Chicago Cubs

After pursuing Sanchez, would Cubs go all-in with Samardzija and Garza?

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After pursuing Sanchez, would Cubs go all-in with Samardzija and Garza?

The Cubs dont have a true Plan B after losing out on Anibal Sanchez, in that they dont see any other free agent on the market worth that kind of commitment.

But those negotiations which for team president Theo Epstein and chairman Tom Ricketts ended last week at the walkaway point of five years, 77.5 million must have gotten the attention of the players already inside the clubhouse. The meter is definitely running for Jeff Samardzija and Matt Garza.

While the Detroit Tigers rolled out Sanchez for Mondays news conference announcing a new five-year, 80 million contract (plus a club option for 2018), the Cubs continued with their incremental moves.

MORE: Cubs lose out on Anibal Sanchez

The Cubs confirmed the signing of Chang-Yong Lim to a two-year, minor-league contract. While rehabbing from Tommy John surgery, the right-handed reliever gets a 100,000 signing bonus, and then monthly minor-league salaries (unless his contract is purchased). This is a low-risk investment in someone who has pitched professionally the last 17 seasons in Korea and Japan.

MORE: Taking a small risk, Cubs closing in on Chang-Yong Lim

The Cubs also made third baseman Ian Stewarts one-year, 2 million deal (plus incentives) official, while designating left-handed reliever Jeff Beliveau for assignment.

But as the Cubs try to build a rotation for October, the major decisions on the horizon will involve Garza and Samardzija.

Garza, who recently turned 29, is only three months older than Sanchez and entering the final year of his contract. In the past, general manager Jed Hoyer has said that the Cubs want more Matt Garzas, not less Matt Garzas. Its hard to distinguish the career numbers from Sanchez (48-51, 3.75 ERA) and Garza (57-61, 3.84 ERA).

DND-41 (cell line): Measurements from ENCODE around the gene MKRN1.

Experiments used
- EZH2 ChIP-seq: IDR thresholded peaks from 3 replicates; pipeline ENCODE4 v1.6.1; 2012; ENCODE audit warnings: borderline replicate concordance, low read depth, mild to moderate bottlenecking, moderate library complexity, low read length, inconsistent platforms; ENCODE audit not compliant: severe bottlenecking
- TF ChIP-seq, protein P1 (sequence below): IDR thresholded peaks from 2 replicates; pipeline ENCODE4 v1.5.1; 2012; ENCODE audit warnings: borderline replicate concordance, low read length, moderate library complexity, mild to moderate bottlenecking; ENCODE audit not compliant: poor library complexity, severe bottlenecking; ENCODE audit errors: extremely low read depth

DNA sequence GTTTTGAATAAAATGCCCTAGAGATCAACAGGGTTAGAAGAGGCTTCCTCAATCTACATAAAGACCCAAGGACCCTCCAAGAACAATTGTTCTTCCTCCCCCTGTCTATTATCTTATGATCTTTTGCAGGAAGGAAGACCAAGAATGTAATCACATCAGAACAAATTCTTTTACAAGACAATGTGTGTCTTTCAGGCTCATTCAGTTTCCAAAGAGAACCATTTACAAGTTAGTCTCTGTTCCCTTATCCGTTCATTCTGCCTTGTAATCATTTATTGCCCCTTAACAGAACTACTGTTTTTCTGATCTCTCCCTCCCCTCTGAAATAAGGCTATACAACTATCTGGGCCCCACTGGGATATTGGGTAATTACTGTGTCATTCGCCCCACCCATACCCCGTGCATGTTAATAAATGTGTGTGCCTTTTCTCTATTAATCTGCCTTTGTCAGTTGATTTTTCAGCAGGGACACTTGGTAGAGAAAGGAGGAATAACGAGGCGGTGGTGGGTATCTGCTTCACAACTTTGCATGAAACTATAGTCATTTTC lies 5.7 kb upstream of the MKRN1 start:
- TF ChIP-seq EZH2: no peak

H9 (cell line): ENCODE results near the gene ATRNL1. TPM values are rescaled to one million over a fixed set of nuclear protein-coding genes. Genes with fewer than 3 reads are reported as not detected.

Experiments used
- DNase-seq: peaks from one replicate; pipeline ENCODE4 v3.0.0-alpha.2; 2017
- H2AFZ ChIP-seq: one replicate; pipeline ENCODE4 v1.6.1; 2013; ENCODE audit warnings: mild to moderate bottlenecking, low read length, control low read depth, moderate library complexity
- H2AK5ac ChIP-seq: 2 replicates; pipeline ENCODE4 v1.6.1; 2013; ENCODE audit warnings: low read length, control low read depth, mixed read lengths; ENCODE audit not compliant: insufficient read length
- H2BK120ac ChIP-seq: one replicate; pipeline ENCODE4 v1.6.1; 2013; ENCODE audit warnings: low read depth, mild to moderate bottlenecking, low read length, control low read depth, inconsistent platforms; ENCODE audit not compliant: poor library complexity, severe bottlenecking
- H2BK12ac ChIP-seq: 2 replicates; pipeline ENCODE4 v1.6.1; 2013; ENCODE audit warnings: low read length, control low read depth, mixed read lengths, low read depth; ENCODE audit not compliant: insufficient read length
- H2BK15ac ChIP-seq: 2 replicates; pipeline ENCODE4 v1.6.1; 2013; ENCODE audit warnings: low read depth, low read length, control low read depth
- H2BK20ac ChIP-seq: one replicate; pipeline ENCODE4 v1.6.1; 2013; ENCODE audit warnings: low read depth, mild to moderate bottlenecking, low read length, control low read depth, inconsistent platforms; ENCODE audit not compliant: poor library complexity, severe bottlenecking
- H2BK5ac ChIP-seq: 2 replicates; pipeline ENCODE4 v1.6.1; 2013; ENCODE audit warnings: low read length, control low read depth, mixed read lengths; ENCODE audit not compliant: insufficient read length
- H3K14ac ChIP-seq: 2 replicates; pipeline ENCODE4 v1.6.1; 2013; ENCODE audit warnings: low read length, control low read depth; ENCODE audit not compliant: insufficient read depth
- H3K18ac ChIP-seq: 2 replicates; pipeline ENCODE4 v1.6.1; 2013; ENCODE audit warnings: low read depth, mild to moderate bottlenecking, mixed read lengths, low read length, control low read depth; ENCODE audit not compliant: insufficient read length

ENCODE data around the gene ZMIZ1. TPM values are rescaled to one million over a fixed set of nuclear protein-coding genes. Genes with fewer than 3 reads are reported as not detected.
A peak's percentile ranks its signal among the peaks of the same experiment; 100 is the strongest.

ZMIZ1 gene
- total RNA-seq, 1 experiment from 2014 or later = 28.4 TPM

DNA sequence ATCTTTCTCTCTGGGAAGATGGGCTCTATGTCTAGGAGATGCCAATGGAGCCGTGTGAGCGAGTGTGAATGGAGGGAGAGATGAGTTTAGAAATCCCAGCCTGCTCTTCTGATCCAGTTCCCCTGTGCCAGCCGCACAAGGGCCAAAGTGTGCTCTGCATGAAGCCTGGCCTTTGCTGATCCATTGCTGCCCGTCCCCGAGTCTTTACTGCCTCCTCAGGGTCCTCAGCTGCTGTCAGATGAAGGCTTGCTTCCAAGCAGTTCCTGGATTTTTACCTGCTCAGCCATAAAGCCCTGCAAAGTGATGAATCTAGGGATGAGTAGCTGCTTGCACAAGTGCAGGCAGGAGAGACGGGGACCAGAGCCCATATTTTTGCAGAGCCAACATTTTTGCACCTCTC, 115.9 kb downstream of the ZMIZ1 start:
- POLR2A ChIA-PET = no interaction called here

But the options trade, extend, let the season play out appear to be on hold while Garza begins throwing again and lets the stress reaction in his right elbow heal.

The Cubs put a potential Samardzija extension on their offseason agenda, though there were indications a deal is unlikely this winter. That shouldnt set off any alarms, because Samardzija is a Chicago guy who has repeatedly said that this is where he wants to be. Epstein and Hoyer agree that he checks off many of their boxes, from raw talent to body type to makeup.

Just remember that All-Star shortstop Starlin Castro was in a different place last summer when he signed a team-friendly, seven-year, 60 million extension that contains a club option for 2020.

Samardzija has already made millions and likes to bet on himself. He did that when he decided to play baseball, turning down the NFL after an All-American career at Notre Dame. He did it again last offseason, lobbying Epstein for a chance in the rotation after he had established himself in the bullpen.

Samardzija recently went golfing in Arizona with manager Dale Sveum and Gold Glove second baseman Darwin Barney. Samardzija is expected to embrace a bigger leadership role, especially since Ryan Dempster wont be around to push the younger pitchers and take the ball on Opening Day April 1.

Obviously, its a little early to announce our No. 1 starter, but hes ready to go, Sveum said during an interview at the winter meetings in Nashville, Tenn. The biggest thing is he can go into this season knowing that theres not that 165th inning coming up soon.

Technically, Samardzija threw 174.2 innings last season, which ended for him with a dominant complete game on Sept. 8 at PNC Park, where the Cubs will coincidentally begin their 2013 schedule against the Pittsburgh Pirates.

Samardzija didnt feel like he had to be shut down, and wants to be unleashed for 200-plus innings.

The swagger and confidence Cubs officials saw years ago is back. Some were said to be on the sidelines in South Bend, Ind., during the 2005 Bush Push Game against USC. Before Reggie Bush shoved Matt Leinart into the end zone for a 34-31 win, they loved hearing Samardzija scream at the defensive secondary and talk trash while notching six catches for 99 yards and one touchdown against the nations No. 1 team.

Hes such a competitive guy, Sveum said. Hes that horse. Hes that guy you want on your staff and now he can just go out and relax. He doesnt have to do anything except be Jeff Samardzija. He learned a tremendous amount about starting pitching. We all witnessed that.